Publishers

Here is a list of publshers of the ebooks as listed in my Calibre library. I find it interesting that I have many more small publishers represented than I do in paperback collection, as well as the fact that some ebook aggregators are taking over the slot of ‘publisher’ in the metadata. If I have time, one day I will go through all the epub buds and Feedbooks and see who the actual publishers are. I suspect — actually I know — that many of the epub bud books are not legitimate and I am slowly working on replacing them with properly acquired copies.

47North (self-publisher) 1
Ace 4
Baen 145
Baker & Taylor 1
Ballentine 15
Bantam 2
BookOS 3
Crossroad Press 4
DAW 2
Del-Rey 3
E-Reads 2
Echo Library 1
Edge 1
epub bud 26
epub books 3
Feedbooks 2
Fictionwise 2
GCU (self-publisher) 1
Gollanz 1
Grand Central 1
Harper Perennial 1
Harper Collins 8
InfoCOM 1
Jabberwocky Literary Agency 1
JRH Publishing (self-publisher) 1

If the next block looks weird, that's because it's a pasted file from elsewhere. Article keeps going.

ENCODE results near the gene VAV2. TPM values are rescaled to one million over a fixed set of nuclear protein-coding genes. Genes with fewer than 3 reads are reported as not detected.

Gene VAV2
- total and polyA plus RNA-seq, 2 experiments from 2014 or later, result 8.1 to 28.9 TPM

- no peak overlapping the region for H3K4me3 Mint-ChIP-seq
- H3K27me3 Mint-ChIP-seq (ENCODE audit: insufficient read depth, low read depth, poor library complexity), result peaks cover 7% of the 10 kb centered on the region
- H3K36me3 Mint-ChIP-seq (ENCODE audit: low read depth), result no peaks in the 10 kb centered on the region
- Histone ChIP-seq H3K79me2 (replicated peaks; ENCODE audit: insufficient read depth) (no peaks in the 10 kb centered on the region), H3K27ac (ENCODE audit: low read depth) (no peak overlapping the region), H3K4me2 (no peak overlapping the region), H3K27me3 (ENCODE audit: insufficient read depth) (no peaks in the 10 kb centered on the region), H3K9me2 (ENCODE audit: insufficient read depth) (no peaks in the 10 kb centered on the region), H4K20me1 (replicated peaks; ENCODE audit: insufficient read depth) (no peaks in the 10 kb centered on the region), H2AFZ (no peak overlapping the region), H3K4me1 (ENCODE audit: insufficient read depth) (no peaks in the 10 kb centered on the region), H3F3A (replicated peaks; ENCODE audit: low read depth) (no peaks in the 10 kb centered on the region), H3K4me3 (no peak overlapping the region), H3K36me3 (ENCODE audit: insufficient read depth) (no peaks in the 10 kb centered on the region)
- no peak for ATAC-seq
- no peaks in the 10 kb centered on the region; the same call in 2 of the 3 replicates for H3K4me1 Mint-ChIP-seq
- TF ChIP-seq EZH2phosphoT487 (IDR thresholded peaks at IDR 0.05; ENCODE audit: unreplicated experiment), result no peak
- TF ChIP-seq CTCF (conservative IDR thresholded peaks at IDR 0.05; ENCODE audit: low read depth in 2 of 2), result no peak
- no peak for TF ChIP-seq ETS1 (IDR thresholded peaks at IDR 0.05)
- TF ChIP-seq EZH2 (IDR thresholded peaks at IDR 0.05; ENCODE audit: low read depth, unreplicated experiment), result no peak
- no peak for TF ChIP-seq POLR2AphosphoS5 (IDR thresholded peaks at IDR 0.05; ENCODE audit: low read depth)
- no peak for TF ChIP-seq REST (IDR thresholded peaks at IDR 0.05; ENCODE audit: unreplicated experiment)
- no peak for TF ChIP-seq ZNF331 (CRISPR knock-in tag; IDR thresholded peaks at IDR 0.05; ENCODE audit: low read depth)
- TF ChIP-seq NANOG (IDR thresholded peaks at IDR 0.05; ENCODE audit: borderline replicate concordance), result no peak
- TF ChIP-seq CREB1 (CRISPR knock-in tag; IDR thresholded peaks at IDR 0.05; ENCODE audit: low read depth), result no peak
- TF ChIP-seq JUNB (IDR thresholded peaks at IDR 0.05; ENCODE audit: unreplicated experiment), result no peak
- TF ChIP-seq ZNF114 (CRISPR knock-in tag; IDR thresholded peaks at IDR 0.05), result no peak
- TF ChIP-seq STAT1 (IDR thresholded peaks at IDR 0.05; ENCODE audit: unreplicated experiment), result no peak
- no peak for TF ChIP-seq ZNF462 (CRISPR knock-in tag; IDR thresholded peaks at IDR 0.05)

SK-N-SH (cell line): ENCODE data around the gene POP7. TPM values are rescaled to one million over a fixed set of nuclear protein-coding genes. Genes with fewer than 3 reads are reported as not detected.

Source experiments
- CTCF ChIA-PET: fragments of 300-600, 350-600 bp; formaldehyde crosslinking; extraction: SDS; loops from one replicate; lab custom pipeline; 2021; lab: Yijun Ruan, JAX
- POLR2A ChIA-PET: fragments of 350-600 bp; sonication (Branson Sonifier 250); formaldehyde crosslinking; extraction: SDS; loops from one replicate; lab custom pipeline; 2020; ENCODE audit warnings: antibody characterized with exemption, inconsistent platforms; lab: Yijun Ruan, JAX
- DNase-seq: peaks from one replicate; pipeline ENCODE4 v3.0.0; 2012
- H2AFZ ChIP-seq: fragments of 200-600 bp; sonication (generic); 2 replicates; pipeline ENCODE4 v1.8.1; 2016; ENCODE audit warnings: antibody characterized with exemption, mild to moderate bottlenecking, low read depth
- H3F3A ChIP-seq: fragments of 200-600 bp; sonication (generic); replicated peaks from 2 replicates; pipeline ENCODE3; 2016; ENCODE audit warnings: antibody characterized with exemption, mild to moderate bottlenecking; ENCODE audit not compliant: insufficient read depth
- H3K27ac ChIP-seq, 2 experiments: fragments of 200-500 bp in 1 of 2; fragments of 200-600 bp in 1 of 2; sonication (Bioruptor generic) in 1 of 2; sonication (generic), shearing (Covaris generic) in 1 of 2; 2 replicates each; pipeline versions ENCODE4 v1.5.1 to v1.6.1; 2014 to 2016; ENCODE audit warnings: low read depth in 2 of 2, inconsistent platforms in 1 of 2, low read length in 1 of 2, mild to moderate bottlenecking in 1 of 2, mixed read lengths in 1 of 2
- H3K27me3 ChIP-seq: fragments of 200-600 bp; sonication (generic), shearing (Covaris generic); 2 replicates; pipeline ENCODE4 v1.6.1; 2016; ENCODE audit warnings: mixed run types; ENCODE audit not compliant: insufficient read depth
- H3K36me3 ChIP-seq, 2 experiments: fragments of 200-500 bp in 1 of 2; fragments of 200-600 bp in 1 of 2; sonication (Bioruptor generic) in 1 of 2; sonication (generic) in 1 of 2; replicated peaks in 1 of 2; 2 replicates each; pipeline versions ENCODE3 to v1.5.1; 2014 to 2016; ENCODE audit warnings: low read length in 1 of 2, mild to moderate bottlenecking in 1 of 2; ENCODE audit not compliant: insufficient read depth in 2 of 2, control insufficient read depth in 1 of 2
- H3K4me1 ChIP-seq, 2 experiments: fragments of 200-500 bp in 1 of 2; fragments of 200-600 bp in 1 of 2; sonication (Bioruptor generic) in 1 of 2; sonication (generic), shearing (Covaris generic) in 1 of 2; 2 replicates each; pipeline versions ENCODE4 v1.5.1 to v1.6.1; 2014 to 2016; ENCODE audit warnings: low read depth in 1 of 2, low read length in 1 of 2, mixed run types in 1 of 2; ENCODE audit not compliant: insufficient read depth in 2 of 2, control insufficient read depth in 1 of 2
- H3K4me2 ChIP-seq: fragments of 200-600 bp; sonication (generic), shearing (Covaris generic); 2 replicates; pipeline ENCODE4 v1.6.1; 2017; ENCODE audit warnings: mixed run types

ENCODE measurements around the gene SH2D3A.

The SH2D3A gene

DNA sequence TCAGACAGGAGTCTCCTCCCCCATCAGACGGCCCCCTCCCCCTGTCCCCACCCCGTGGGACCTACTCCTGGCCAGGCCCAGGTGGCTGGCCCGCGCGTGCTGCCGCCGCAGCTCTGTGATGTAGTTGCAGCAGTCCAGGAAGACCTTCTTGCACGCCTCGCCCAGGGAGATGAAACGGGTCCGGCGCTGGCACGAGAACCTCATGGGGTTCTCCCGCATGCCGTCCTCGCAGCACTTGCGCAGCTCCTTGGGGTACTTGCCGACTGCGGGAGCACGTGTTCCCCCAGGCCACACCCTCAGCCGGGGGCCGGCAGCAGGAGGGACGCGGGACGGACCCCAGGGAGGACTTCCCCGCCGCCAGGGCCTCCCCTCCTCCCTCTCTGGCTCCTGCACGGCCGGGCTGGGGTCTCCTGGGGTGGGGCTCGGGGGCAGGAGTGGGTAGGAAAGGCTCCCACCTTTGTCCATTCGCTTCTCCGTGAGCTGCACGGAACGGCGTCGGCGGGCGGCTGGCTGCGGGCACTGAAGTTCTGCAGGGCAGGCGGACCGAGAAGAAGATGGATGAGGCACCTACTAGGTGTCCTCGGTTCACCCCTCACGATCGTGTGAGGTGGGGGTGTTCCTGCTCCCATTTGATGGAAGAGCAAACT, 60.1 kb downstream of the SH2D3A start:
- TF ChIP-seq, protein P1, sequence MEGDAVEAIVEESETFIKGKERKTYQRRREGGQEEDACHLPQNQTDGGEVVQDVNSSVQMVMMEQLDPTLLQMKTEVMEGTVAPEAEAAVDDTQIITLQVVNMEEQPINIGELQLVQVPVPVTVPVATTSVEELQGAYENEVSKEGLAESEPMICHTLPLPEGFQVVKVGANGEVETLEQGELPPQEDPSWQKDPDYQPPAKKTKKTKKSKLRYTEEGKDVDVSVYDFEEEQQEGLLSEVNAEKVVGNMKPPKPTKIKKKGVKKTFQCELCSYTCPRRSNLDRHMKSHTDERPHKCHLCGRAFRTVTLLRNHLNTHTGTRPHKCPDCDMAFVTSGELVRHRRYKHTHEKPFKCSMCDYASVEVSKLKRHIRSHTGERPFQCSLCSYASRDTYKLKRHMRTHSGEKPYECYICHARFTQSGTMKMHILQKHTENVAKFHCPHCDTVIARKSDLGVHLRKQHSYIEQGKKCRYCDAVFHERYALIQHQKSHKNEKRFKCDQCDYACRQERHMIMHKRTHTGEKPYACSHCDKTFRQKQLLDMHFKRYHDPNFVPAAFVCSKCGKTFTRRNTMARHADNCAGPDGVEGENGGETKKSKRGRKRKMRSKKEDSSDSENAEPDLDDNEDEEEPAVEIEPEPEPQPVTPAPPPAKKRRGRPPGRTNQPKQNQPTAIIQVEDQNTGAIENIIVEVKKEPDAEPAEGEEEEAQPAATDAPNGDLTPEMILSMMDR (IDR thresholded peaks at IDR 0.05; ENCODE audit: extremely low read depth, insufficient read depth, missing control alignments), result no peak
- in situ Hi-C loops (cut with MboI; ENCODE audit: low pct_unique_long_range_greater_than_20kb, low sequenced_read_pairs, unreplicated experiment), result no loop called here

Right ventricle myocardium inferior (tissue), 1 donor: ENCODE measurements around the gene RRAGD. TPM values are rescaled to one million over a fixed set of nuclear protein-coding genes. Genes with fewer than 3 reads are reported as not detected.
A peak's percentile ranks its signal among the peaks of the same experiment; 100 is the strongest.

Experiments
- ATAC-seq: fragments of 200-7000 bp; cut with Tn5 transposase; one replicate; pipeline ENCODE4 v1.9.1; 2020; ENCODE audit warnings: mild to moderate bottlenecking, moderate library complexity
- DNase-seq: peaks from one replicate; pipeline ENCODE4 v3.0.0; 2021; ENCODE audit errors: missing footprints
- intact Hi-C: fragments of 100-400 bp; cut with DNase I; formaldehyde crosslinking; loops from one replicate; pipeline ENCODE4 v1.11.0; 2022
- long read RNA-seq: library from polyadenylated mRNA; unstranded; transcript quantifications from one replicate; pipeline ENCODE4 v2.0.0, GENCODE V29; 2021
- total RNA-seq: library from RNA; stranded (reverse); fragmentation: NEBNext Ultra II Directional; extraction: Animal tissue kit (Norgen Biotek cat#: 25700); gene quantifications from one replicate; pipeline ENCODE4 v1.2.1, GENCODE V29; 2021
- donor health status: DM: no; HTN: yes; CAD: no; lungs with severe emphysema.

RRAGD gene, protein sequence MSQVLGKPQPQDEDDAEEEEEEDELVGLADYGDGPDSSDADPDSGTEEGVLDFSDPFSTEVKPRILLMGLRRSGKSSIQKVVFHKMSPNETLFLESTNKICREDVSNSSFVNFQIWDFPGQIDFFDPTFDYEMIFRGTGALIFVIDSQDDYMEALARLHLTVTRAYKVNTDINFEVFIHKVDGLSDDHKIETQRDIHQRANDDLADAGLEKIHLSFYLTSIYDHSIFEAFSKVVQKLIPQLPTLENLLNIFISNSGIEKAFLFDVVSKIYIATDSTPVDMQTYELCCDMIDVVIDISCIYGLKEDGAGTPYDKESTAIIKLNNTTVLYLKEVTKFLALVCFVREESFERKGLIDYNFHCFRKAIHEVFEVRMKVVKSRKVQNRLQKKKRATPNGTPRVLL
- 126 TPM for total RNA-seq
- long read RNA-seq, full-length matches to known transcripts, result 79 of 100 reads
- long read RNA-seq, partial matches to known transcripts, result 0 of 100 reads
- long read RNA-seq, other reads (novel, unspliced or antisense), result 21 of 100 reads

Knopf Doubleday 1
Lethe 2
Little Brown 2
MacMillan 2
Manybooks.net 15
Melissa Scott (self-publisher) 2
Michael McCloskey (self-publisher) 1
Nightshade Books 2
Open Road Media 3
Orbit 5
Penguin 14
Project Gutenberg 8
Roberts Brothers 1
Scalzi Private Reserve (self-publisher) 1
Sharon Lee and Steve Miller (self-publisher) 2
Signet Classics 1
St Martin’s Press 2
Steven Brust (self-publisher) 1
The Pennsylvania State University 2
The University of Adelaide Library 3
Thomas Dunne 1
Tor 44
Touchwood Editions 3
Wordfire Press 1

So there you have it: 2014 in a, albeit rather large, nutshell. First up for 2015 is a real book: Neil Gaiman’s The Sleeper and the Spindle.


Leslie’s summary booklist can be found here: My Reading Rainbow. Not a complete list but all, I think, we are going to get out of her — except the totals which are found right here. Earl’s book list is now up here.